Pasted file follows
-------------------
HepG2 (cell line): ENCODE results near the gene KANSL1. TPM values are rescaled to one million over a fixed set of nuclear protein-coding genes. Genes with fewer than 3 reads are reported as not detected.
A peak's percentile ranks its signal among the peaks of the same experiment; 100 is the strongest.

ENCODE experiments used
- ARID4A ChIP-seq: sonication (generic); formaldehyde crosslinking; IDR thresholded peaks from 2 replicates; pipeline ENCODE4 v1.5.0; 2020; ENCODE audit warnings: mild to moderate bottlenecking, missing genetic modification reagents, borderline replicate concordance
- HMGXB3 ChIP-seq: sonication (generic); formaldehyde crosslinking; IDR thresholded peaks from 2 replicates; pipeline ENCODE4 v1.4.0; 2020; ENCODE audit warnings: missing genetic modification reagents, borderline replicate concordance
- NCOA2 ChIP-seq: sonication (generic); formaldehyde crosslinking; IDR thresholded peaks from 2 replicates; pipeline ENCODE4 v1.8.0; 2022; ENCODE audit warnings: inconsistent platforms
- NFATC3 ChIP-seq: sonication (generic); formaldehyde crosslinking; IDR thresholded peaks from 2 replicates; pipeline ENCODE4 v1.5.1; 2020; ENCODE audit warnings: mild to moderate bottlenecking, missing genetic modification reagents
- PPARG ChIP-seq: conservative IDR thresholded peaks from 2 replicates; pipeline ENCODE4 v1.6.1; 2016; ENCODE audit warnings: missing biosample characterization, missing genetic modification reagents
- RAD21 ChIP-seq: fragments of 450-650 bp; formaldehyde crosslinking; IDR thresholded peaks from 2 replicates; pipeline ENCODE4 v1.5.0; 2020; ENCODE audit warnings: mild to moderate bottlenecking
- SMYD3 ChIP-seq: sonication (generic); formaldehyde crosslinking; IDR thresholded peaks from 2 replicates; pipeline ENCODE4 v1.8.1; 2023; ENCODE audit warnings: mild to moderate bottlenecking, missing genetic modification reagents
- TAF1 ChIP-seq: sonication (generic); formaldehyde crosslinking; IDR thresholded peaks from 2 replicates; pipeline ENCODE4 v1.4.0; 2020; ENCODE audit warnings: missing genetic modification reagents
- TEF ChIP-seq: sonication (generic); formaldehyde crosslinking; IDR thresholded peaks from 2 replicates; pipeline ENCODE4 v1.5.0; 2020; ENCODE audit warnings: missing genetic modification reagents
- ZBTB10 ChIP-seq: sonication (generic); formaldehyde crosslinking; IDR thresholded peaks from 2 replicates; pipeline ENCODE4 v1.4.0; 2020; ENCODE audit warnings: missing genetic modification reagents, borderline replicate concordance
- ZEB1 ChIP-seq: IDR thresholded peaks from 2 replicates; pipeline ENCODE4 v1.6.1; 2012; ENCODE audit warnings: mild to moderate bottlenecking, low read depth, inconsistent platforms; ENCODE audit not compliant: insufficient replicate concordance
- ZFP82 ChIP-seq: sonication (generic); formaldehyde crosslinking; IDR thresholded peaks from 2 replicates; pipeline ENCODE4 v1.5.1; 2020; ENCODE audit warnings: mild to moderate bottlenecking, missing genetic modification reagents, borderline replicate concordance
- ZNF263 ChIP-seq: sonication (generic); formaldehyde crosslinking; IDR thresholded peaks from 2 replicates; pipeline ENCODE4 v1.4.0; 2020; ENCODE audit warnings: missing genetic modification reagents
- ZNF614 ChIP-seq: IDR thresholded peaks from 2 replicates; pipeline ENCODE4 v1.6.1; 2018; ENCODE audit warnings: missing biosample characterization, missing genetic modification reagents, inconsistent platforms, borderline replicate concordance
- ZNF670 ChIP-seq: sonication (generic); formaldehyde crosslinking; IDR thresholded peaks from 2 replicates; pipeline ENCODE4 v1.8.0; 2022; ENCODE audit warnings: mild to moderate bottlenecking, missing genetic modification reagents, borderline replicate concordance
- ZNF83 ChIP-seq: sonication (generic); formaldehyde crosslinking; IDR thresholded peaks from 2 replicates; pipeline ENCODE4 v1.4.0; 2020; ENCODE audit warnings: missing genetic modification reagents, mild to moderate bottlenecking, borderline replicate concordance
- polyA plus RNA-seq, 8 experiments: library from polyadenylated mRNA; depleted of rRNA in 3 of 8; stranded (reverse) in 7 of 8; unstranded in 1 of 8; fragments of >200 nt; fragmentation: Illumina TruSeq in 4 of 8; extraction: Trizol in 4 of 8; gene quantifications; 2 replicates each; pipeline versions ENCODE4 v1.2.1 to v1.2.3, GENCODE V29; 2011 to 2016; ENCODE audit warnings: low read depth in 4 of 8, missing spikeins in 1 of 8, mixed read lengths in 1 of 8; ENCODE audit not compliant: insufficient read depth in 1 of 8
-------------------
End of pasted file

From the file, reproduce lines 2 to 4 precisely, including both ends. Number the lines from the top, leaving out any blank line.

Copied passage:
A peak's percentile ranks its signal among the peaks of the same experiment; 100 is the strongest.

ENCODE experiments used
- ARID4A ChIP-seq: sonication (generic); formaldehyde crosslinking; IDR thresholded peaks from 2 replicates; pipeline ENCODE4 v1.5.0; 2020; ENCODE audit warnings: mild to moderate bottlenecking, missing genetic modification reagents, borderline replicate concordance